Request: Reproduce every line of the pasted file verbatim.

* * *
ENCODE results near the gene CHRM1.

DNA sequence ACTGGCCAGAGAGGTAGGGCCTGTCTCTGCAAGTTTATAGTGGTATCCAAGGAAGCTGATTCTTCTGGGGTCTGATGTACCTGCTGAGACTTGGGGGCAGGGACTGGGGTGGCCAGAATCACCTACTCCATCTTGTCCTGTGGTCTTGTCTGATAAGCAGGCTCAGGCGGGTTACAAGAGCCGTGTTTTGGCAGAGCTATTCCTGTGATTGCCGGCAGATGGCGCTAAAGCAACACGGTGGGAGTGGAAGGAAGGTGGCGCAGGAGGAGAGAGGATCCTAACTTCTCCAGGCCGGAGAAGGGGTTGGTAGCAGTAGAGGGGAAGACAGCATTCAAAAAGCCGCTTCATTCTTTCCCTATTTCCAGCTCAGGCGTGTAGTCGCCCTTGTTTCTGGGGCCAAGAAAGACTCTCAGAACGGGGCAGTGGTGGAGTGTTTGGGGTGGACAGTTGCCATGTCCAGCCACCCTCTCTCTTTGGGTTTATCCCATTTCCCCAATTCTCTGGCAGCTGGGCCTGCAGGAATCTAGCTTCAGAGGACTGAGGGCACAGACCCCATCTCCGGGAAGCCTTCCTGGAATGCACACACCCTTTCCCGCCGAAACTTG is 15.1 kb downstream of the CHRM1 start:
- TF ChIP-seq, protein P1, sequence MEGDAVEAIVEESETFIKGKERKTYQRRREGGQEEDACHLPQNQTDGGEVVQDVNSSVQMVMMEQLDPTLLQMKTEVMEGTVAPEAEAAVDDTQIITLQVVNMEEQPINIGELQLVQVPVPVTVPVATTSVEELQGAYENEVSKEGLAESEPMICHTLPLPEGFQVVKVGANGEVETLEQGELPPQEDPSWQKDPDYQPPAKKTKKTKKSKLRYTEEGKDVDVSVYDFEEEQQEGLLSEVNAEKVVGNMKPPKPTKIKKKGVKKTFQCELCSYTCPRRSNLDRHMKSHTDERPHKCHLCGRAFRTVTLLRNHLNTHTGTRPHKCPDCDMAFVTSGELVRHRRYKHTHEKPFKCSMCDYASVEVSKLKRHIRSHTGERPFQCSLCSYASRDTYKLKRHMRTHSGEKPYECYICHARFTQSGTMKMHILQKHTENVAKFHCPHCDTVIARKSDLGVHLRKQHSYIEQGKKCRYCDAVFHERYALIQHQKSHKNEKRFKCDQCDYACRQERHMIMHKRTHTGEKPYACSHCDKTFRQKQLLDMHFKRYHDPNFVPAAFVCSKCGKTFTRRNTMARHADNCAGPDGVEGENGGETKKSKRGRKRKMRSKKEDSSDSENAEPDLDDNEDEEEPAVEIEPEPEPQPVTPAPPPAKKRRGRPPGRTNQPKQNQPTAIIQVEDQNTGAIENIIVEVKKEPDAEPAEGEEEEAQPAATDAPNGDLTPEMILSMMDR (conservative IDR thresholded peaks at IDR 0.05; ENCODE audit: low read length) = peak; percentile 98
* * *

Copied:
ENCODE results near the gene CHRM1.

DNA sequence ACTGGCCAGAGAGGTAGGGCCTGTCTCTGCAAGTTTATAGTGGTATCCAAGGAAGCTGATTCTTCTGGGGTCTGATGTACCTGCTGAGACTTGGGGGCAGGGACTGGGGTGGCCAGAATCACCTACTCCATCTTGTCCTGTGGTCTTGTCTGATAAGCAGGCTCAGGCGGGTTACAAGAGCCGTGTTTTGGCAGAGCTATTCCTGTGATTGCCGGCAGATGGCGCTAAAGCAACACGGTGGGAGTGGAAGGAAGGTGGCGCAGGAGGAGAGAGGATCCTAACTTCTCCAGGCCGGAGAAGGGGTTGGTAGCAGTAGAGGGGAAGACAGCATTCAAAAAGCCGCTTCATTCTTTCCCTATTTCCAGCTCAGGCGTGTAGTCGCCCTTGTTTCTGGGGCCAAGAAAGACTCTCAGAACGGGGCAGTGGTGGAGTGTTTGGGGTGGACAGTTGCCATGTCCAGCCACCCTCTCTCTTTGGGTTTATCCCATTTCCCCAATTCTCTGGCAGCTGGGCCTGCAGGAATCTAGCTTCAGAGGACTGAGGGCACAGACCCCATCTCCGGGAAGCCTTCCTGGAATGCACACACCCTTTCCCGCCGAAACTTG is 15.1 kb downstream of the CHRM1 start:
- TF ChIP-seq, protein P1, sequence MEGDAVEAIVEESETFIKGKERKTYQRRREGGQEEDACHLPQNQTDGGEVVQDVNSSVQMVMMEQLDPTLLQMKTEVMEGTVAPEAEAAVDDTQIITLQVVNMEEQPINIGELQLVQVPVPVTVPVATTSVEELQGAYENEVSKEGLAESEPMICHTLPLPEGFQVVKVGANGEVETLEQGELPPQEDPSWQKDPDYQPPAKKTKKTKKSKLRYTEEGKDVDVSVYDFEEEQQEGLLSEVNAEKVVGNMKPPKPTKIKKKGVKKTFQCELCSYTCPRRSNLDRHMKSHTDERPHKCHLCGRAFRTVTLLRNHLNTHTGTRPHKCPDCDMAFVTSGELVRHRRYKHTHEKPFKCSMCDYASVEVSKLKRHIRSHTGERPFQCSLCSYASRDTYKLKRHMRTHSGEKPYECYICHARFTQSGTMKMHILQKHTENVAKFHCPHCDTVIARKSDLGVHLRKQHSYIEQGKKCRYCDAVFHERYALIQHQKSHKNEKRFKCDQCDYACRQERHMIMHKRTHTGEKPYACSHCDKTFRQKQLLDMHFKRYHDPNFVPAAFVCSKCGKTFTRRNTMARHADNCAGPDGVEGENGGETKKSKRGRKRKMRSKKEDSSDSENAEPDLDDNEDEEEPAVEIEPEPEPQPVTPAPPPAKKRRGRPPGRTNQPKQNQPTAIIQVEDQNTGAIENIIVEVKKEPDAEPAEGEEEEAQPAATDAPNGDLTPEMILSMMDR (conservative IDR thresholded peaks at IDR 0.05; ENCODE audit: low read length) = peak; percentile 98